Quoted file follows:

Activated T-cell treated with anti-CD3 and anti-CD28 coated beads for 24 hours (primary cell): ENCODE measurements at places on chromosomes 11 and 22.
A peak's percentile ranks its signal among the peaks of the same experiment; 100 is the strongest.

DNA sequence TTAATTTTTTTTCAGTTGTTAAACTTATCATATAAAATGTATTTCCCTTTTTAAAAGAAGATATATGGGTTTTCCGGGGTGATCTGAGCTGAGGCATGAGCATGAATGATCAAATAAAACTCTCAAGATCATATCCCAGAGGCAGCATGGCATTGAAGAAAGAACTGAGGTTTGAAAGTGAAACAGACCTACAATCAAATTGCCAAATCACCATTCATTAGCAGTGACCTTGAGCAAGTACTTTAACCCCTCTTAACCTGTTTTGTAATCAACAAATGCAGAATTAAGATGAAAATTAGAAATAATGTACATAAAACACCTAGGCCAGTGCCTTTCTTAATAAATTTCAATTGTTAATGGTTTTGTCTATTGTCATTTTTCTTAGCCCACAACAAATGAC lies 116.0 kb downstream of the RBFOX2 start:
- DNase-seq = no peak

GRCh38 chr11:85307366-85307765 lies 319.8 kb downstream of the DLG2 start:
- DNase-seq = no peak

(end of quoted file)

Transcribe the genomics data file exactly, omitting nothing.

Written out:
Activated T-cell treated with anti-CD3 and anti-CD28 coated beads for 24 hours (primary cell): ENCODE measurements at places on chromosomes 11 and 22.
A peak's percentile ranks its signal among the peaks of the same experiment; 100 is the strongest.

DNA sequence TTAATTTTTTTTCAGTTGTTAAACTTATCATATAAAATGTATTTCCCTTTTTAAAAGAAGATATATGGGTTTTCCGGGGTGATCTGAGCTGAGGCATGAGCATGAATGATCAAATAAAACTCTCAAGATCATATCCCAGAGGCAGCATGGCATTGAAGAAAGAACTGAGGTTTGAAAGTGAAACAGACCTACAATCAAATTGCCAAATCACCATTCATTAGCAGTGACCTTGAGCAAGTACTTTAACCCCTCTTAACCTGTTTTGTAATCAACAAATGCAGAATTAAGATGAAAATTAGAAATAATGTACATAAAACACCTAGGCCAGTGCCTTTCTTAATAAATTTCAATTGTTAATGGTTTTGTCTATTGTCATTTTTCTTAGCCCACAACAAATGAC lies 116.0 kb downstream of the RBFOX2 start:
- DNase-seq = no peak

GRCh38 chr11:85307366-85307765 lies 319.8 kb downstream of the DLG2 start:
- DNase-seq = no peak